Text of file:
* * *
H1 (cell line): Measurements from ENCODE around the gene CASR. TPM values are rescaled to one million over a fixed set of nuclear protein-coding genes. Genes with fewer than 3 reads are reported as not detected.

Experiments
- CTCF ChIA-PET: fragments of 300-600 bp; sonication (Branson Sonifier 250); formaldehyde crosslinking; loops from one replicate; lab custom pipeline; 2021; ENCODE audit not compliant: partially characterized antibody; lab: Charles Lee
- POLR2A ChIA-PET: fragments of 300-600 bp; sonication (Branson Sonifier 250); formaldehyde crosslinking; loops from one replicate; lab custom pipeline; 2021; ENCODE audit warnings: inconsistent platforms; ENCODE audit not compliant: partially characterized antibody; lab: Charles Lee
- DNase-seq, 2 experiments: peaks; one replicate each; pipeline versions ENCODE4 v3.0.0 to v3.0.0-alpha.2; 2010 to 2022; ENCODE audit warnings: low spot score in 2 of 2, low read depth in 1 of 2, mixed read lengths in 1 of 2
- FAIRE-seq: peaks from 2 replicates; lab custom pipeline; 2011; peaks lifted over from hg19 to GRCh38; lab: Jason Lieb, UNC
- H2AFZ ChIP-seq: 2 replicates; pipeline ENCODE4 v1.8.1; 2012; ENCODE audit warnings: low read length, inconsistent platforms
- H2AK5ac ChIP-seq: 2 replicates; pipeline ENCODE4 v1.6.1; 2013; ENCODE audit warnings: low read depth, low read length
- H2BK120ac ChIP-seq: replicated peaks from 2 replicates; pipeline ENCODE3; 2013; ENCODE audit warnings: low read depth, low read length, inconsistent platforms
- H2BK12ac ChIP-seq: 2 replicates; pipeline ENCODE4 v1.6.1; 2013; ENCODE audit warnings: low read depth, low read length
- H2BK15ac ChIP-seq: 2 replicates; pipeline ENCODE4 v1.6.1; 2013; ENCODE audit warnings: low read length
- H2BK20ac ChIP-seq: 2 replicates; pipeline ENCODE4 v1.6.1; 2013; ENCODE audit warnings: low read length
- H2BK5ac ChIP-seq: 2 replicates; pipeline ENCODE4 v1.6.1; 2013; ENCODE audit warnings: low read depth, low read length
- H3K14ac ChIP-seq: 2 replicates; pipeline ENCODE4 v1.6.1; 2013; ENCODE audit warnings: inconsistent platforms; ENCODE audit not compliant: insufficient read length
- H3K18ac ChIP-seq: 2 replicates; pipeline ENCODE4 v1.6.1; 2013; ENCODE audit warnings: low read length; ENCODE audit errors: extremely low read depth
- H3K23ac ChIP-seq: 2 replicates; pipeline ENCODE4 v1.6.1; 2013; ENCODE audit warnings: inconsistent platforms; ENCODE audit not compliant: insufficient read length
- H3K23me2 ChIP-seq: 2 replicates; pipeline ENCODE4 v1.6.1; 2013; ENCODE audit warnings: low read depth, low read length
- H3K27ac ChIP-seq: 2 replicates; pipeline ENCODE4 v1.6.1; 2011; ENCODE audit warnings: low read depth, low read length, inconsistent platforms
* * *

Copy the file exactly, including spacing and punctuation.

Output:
H1 (cell line): Measurements from ENCODE around the gene CASR. TPM values are rescaled to one million over a fixed set of nuclear protein-coding genes. Genes with fewer than 3 reads are reported as not detected.

Experiments
- CTCF ChIA-PET: fragments of 300-600 bp; sonication (Branson Sonifier 250); formaldehyde crosslinking; loops from one replicate; lab custom pipeline; 2021; ENCODE audit not compliant: partially characterized antibody; lab: Charles Lee
- POLR2A ChIA-PET: fragments of 300-600 bp; sonication (Branson Sonifier 250); formaldehyde crosslinking; loops from one replicate; lab custom pipeline; 2021; ENCODE audit warnings: inconsistent platforms; ENCODE audit not compliant: partially characterized antibody; lab: Charles Lee
- DNase-seq, 2 experiments: peaks; one replicate each; pipeline versions ENCODE4 v3.0.0 to v3.0.0-alpha.2; 2010 to 2022; ENCODE audit warnings: low spot score in 2 of 2, low read depth in 1 of 2, mixed read lengths in 1 of 2
- FAIRE-seq: peaks from 2 replicates; lab custom pipeline; 2011; peaks lifted over from hg19 to GRCh38; lab: Jason Lieb, UNC
- H2AFZ ChIP-seq: 2 replicates; pipeline ENCODE4 v1.8.1; 2012; ENCODE audit warnings: low read length, inconsistent platforms
- H2AK5ac ChIP-seq: 2 replicates; pipeline ENCODE4 v1.6.1; 2013; ENCODE audit warnings: low read depth, low read length
- H2BK120ac ChIP-seq: replicated peaks from 2 replicates; pipeline ENCODE3; 2013; ENCODE audit warnings: low read depth, low read length, inconsistent platforms
- H2BK12ac ChIP-seq: 2 replicates; pipeline ENCODE4 v1.6.1; 2013; ENCODE audit warnings: low read depth, low read length
- H2BK15ac ChIP-seq: 2 replicates; pipeline ENCODE4 v1.6.1; 2013; ENCODE audit warnings: low read length
- H2BK20ac ChIP-seq: 2 replicates; pipeline ENCODE4 v1.6.1; 2013; ENCODE audit warnings: low read length
- H2BK5ac ChIP-seq: 2 replicates; pipeline ENCODE4 v1.6.1; 2013; ENCODE audit warnings: low read depth, low read length
- H3K14ac ChIP-seq: 2 replicates; pipeline ENCODE4 v1.6.1; 2013; ENCODE audit warnings: inconsistent platforms; ENCODE audit not compliant: insufficient read length
- H3K18ac ChIP-seq: 2 replicates; pipeline ENCODE4 v1.6.1; 2013; ENCODE audit warnings: low read length; ENCODE audit errors: extremely low read depth
- H3K23ac ChIP-seq: 2 replicates; pipeline ENCODE4 v1.6.1; 2013; ENCODE audit warnings: inconsistent platforms; ENCODE audit not compliant: insufficient read length
- H3K23me2 ChIP-seq: 2 replicates; pipeline ENCODE4 v1.6.1; 2013; ENCODE audit warnings: low read depth, low read length
- H3K27ac ChIP-seq: 2 replicates; pipeline ENCODE4 v1.6.1; 2011; ENCODE audit warnings: low read depth, low read length, inconsistent platforms